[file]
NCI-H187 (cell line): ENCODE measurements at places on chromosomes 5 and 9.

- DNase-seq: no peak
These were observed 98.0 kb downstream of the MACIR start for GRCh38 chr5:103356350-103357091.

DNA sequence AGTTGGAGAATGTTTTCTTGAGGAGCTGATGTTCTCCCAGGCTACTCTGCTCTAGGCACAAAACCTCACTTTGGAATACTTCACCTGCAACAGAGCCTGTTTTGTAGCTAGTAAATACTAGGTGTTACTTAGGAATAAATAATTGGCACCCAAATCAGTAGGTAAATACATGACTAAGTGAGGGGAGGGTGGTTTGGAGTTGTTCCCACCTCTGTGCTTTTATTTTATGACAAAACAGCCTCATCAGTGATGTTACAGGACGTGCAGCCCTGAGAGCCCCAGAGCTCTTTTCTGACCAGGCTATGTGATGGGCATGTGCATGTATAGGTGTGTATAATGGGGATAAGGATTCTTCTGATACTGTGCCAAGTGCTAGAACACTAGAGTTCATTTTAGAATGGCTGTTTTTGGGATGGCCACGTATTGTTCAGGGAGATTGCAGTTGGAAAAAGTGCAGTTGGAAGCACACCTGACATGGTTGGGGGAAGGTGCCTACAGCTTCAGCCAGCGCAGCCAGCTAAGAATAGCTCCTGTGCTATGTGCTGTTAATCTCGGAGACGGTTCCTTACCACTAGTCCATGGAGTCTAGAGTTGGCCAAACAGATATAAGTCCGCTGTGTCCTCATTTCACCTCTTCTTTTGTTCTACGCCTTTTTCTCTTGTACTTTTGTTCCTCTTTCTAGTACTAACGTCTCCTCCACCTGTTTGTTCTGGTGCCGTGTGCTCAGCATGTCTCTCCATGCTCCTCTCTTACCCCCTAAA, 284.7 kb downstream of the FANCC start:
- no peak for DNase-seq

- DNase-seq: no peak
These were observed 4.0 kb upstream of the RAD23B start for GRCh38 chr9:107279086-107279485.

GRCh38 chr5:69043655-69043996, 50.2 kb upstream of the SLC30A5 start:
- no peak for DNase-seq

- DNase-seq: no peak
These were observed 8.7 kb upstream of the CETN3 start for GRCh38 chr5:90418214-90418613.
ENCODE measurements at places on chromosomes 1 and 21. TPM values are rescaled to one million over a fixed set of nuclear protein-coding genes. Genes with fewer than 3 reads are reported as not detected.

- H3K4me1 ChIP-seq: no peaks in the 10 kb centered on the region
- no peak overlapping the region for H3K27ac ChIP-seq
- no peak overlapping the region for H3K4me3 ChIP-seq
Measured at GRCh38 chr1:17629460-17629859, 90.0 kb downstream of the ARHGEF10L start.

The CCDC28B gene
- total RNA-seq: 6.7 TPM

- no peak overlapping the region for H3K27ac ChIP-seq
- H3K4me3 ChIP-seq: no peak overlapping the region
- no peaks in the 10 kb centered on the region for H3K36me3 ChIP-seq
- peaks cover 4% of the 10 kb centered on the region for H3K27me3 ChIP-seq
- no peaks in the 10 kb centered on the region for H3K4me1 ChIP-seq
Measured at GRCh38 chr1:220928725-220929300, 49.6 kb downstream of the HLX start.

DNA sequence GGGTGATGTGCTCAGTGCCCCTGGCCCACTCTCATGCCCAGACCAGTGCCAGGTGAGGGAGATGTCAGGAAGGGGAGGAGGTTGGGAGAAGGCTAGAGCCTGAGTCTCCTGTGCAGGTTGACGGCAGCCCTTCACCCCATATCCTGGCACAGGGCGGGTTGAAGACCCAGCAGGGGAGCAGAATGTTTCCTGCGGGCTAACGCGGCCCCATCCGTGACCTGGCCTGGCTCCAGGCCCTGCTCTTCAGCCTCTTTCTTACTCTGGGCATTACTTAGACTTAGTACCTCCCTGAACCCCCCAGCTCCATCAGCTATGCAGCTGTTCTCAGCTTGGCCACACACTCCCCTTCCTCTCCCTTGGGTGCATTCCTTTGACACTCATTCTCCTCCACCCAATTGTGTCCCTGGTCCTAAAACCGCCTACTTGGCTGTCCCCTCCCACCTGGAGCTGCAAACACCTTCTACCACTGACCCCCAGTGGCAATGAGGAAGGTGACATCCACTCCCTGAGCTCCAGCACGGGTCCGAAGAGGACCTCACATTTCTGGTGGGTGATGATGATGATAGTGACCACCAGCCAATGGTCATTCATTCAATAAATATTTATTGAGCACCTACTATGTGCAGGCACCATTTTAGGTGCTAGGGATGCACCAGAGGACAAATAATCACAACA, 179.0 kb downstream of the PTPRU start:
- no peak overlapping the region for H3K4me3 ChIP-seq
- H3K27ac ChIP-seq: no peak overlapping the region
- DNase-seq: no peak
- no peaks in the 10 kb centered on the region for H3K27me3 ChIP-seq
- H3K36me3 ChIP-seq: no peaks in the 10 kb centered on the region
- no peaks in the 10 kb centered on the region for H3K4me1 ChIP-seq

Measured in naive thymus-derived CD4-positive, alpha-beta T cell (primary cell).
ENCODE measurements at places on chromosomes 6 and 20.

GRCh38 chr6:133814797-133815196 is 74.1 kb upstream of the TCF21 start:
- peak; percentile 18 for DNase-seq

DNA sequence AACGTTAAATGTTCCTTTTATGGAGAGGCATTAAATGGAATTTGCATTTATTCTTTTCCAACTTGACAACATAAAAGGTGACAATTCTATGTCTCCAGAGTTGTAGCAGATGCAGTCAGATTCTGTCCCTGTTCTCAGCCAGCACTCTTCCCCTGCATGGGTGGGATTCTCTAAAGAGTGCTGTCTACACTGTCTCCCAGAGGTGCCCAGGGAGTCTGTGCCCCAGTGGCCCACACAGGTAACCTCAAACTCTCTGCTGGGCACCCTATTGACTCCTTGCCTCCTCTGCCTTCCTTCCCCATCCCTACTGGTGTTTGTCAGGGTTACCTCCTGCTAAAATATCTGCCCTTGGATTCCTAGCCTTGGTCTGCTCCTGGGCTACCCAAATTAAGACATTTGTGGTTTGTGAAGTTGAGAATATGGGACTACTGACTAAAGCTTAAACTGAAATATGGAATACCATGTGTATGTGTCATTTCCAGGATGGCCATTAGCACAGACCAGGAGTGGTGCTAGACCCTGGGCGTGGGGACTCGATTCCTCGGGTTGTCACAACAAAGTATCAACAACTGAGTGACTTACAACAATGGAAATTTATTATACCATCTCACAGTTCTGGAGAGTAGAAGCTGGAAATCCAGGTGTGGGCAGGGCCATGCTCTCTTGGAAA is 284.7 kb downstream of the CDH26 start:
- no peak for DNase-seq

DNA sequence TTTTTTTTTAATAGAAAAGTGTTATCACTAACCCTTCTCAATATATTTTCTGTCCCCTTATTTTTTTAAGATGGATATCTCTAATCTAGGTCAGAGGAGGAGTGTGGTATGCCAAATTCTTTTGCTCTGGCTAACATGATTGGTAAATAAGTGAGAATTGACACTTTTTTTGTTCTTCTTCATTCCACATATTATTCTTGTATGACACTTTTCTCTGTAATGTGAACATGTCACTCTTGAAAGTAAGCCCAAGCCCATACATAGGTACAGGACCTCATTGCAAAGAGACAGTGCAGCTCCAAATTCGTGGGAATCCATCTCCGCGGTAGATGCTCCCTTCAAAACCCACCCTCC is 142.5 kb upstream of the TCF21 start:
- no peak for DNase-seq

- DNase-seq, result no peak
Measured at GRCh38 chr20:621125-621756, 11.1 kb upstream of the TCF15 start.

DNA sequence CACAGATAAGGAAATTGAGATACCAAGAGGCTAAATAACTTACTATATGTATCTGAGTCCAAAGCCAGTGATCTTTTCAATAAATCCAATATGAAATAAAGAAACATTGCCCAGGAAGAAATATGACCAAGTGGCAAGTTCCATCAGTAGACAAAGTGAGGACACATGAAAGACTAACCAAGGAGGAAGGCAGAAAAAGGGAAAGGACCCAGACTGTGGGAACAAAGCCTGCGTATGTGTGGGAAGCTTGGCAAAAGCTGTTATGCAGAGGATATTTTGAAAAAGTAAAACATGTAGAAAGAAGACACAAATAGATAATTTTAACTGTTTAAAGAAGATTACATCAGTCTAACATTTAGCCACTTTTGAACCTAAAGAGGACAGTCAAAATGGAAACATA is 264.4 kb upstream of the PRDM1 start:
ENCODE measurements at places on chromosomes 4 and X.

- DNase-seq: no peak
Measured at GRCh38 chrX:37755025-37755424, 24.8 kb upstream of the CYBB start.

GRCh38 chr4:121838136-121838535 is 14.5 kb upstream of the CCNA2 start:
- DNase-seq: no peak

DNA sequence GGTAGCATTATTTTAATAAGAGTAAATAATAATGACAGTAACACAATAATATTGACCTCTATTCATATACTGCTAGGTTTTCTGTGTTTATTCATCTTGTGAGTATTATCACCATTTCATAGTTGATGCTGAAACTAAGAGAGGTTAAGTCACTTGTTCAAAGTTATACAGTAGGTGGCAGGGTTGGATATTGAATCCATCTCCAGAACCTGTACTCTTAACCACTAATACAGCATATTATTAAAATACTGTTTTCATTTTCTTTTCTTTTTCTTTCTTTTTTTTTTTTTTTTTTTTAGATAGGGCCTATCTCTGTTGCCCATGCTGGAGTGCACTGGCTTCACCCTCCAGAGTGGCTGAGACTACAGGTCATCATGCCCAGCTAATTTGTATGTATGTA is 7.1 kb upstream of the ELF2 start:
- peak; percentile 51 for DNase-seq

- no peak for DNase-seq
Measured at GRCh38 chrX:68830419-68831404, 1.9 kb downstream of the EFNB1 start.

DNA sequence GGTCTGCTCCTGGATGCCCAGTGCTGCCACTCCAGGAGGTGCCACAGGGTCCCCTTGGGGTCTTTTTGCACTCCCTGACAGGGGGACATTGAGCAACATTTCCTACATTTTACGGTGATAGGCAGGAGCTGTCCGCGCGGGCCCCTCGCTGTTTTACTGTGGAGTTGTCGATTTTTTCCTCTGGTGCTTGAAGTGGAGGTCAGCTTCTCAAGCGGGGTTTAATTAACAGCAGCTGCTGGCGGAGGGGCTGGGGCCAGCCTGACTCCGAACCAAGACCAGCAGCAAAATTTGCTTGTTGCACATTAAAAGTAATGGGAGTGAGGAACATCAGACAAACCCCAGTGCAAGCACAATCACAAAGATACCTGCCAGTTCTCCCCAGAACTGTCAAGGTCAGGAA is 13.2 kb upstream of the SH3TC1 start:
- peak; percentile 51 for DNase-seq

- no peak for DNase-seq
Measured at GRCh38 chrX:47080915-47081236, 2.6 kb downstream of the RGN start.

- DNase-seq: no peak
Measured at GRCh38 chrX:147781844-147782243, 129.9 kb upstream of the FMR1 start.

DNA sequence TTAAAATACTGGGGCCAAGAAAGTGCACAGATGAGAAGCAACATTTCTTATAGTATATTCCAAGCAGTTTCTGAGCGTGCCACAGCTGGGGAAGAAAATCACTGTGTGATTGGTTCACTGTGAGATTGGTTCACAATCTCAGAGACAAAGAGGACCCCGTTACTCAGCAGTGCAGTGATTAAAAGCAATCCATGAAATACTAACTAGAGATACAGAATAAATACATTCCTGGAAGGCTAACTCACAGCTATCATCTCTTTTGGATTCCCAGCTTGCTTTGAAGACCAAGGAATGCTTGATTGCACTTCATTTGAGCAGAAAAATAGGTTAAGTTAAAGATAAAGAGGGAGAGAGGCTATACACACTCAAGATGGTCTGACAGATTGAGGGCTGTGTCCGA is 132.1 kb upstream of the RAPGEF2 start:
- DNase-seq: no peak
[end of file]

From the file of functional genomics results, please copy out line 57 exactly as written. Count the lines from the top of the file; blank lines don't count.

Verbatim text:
Measured at GRCh38 chrX:147781844-147782243, 129.9 kb upstream of the FMR1 start.